How banks are keeping up with Venmo in attracting millennials

27. October 2017.

By Mike Derins, CEO, The Archer Group

“I’ll Venmo you for that.”

Venmo has become so omnipresent, it’s now a verb.

In the course of just a couple years, peer-to-peer (P2P) banking has gone mainstream. In 2016, users exchanged more than $17 billion over Venmo alone. PayPal, Venmo, Square Cash and the like aren’t merely apps; they’ve introduced an entirely new way of exchanging money that could eventually replace cash. The new wave is already in motion. We’’re carrying fewer bills than ever—particularly millennials, 64 percent of whom report preferring to use cards over cash, even for purchases of $5 or less.

Zelle joined the fray in 2016 as the big banks’ answer to P2P mobile payments. It’s not a standalone app, but rather a ready-made platform banks can build into their existing apps. Customers can send and receive funds within minutes, and all they need to know is the phone number or email address of the recipient or sender.

So far, 30 financial institutions have adopted Zelle, offering it as a free service to their customers. And with the wild popularity of peer-to-peer financial apps, the rest of the banking industry appears poised to follow suit.

It’s a decision they’ll benefit from. Zelle’s plug-and-play platform offers significant advantages to banks and customers alike. It links directly to users’ bank accounts, so funds transfer instantly rather than waiting in limbo for approval. And it saves banks the time and resources it would require to develop similar technology from scratch.

There’s one catch: The service has to be integrated correctly. It’s in this area that some financial institutions, and their developers, have fallen short. While banks stand to improve their digital customer experience immensely through P2P payments, user experience and security are critical.

Here are some strategies that can help financial institutions maximize benefits—and mitigate liabilities—as they adopt P2P functionality.

Make it seamless

Designers and developers need to consider how Zelle fits within, and complements, the bank in question’s digital experience. Zelle is not meant to be a Venmo rip-off, grafted onto an existing mobile infrastructure. It should be a fully integrated feature that feels and works like an authentic extension of the experience.

It’s common to come across otherwise impressive apps, with wide-ranging and intuitive functionality, that are haphazardly integrated. Some financial institutions require customers to use one app to deposit a check, another to view their account balance, and yet another to send money.

Streamlining this menagerie of apps into a coherent experience has been a major pain point for banks and customers alike. To avoid alienating users, developers need to deliver these features in a logical, unified, and on-brand fashion.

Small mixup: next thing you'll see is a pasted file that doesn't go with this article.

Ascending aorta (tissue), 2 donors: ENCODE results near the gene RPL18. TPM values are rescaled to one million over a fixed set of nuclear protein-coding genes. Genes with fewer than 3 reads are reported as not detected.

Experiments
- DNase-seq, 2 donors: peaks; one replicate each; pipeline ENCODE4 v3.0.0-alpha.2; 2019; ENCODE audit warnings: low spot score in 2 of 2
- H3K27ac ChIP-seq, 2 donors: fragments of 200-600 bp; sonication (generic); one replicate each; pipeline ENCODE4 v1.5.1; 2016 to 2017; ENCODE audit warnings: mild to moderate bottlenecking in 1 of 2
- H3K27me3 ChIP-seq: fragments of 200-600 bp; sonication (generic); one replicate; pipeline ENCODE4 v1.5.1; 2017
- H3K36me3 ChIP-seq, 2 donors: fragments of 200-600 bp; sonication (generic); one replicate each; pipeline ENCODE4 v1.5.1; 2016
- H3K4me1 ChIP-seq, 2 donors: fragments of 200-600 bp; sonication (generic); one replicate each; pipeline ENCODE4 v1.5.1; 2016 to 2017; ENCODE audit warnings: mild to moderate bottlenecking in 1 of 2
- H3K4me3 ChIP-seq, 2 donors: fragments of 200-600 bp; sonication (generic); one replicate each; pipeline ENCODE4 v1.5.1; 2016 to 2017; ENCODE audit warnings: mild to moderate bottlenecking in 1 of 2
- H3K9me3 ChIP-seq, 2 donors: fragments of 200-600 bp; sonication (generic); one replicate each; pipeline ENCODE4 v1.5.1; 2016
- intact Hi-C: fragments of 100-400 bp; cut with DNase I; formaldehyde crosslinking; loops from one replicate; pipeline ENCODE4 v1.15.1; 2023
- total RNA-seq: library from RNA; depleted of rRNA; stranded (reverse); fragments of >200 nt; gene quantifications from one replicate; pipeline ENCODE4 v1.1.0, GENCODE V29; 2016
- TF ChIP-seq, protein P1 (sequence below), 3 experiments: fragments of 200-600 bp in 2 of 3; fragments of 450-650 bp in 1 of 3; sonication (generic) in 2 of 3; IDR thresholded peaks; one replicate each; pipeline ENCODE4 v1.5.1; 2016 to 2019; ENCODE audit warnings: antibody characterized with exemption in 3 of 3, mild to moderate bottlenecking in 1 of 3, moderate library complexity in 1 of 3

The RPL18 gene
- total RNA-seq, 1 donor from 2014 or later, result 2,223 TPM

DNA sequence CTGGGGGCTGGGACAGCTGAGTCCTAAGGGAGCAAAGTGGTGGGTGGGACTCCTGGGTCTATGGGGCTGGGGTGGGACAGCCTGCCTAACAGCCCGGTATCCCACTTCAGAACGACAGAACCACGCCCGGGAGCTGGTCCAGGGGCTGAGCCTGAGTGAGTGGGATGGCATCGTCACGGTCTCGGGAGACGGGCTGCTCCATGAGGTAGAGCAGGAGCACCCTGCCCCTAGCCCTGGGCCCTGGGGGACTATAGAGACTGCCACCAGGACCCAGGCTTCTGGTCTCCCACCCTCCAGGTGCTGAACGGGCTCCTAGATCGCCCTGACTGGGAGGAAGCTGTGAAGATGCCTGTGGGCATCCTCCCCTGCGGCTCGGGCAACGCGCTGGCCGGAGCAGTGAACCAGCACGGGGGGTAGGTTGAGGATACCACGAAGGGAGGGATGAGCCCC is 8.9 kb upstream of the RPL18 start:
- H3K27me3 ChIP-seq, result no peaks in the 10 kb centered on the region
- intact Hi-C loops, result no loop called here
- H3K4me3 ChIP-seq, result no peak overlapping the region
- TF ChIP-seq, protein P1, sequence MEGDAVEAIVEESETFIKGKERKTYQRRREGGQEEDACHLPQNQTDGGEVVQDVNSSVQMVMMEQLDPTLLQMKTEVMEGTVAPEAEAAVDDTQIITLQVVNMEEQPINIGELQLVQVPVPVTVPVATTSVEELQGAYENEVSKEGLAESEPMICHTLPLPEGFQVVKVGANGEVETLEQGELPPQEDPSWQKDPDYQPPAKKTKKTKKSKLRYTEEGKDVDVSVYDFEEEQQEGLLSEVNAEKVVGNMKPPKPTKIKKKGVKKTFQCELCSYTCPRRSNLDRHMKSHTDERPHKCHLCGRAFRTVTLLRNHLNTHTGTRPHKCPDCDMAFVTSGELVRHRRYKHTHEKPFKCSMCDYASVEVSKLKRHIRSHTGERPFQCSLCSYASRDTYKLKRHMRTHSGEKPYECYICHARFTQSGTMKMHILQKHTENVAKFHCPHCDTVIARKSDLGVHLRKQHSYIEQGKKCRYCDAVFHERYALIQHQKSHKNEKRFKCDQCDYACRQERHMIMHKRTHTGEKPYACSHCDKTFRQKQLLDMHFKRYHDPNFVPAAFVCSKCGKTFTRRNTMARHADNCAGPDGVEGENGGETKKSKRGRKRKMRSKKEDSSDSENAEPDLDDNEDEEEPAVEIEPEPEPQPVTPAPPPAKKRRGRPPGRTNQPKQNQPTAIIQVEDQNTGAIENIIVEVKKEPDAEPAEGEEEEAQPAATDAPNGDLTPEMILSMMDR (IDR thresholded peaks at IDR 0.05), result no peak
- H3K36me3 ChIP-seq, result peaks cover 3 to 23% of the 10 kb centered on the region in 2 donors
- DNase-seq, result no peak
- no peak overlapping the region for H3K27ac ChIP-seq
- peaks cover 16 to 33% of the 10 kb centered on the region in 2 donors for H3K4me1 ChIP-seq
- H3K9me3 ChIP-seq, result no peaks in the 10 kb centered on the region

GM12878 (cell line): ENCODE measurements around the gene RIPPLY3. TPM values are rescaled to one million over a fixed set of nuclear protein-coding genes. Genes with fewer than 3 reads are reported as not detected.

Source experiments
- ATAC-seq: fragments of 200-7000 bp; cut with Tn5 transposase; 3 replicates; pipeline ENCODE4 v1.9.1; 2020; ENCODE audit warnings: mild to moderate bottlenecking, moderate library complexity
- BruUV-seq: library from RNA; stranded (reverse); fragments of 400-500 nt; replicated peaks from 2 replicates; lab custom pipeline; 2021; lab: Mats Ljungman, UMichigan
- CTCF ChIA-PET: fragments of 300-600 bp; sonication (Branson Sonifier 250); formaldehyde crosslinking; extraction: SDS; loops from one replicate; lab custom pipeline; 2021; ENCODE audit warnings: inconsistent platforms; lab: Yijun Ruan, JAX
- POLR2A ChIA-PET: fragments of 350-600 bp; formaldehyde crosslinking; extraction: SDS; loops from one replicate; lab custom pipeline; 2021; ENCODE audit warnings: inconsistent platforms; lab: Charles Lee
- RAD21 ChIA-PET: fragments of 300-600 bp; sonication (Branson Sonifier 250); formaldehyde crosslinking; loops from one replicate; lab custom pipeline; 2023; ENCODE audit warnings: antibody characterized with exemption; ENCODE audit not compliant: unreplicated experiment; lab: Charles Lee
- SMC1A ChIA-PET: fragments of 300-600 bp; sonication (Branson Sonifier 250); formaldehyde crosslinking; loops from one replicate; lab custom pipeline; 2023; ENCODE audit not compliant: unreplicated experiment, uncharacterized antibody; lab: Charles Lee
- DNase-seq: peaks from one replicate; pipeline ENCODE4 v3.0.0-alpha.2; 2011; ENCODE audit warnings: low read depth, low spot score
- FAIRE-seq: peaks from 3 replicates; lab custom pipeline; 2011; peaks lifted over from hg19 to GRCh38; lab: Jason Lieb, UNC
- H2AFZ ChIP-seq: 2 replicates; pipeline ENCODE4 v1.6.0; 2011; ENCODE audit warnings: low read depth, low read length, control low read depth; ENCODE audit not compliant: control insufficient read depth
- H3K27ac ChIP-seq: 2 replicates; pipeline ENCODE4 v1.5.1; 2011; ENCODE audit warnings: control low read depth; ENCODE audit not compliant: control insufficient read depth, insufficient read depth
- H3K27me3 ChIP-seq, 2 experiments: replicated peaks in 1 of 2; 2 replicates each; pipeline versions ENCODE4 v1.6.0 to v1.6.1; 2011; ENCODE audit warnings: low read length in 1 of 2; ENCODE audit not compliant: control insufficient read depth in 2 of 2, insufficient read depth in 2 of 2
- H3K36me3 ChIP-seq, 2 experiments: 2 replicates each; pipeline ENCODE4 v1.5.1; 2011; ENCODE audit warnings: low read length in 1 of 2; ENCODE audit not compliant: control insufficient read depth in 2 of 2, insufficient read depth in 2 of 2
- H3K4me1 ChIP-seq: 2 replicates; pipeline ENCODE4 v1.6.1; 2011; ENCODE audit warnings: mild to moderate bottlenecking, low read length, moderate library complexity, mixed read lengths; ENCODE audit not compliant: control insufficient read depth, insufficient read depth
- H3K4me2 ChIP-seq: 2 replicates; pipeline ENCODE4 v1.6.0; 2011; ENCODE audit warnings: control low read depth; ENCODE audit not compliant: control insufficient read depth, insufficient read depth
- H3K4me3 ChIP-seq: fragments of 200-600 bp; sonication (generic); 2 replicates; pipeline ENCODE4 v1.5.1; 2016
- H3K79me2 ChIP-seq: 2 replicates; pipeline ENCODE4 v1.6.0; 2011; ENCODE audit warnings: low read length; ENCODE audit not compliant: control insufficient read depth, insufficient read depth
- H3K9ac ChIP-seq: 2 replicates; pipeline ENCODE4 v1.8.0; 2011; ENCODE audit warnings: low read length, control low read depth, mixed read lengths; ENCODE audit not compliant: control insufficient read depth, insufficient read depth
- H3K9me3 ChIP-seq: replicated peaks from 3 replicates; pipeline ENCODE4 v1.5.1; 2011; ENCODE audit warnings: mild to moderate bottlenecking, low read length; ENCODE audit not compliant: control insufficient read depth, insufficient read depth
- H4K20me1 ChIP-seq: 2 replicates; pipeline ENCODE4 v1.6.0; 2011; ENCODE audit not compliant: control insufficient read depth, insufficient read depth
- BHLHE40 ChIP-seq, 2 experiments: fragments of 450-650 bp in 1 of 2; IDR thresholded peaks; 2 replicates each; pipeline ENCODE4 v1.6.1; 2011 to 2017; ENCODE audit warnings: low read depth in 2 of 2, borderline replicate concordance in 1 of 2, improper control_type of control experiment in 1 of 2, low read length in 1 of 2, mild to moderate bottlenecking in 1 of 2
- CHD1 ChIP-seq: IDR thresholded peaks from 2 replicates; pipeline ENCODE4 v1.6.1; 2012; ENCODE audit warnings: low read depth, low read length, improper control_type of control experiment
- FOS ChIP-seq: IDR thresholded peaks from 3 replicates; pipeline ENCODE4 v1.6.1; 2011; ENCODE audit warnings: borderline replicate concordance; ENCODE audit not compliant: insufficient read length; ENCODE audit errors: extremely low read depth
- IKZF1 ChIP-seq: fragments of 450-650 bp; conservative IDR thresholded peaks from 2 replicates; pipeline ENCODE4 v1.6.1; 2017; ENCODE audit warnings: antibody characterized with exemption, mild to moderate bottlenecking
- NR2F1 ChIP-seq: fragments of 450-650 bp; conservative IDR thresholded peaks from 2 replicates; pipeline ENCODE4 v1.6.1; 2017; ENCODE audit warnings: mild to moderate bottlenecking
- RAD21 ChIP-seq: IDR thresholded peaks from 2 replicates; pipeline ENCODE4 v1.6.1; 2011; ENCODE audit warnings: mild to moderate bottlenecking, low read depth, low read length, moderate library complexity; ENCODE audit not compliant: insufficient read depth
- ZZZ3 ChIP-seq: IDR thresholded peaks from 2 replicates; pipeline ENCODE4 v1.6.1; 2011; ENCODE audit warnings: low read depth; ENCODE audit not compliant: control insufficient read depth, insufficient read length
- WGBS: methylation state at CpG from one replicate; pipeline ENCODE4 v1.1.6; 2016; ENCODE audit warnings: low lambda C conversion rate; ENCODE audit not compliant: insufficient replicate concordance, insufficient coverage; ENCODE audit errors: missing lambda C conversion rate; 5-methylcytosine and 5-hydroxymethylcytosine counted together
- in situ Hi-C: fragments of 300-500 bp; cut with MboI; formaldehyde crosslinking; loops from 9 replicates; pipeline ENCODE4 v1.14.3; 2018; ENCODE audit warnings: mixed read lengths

Make it beautiful

To convert loyal Venmo users, banks using Zelle will have to compete for their attention. This is easier said than done. Startups that deliver sleek interfaces are more willing to take risks in design and user experience. But financial institutions aren’t fintech startups. They have less of an appetite for certain types of risk, and many more constraints. They have an established brand image, a style guide, and governance boards with whom they need to litigate even small changes.

For instance, the social feed on Venmo’s home screen—which displays the financial transactions of the user’s entire social community, replete with custom emojis—wouldn’t exactly align with the conservative aesthetic of a major bank.

Fortunately, banks won’t require flash and off-brand whimsy to successfully grab market share from the independent apps. However, they will need to partner with the designers and UX experts who understand how to deliver beautiful, functional experiences that bolster their brand.

Make security your main attraction

Big banks offer security, and there’s no denying the peace of mind this provides. This is the prime advantage Zelle holds over other independent peer-to-peer apps. As stories surface about cracks in security—as they often do with first-generation technology—customers will be inclined to look to alternative solutions, which should already be conveniently integrated into their bank’s app. Banks should embrace this security message, and tout the thorough third-party testing their apps have undergone.

For big banks, it’s not risky to adopt P2P transactions. It’s necessary.

Banks haven’t been P2P pioneers. But there’s an advantage to their caution. Any new technology has a few kinks that require smoothing, and the industry can learn from the challenges early adopters confronted. Now, when major banks adopt the service, they have the tools and knowledge to ensure their customers enjoy a rivetless, responsive, and reliable experience.

But the establishment shouldn’t wait much longer to fully embrace P2P.

The future of banking will be defined by self-service, supported by smart technology. AI and chatbots, teller-less branches, even virtual and augmented reality experiences will radically expand the range of interaction points between customer and financial institution. A luxury will soon become an expectation.

P2P is at the crest of this wave. For the banking industry, it’s time to get on board.

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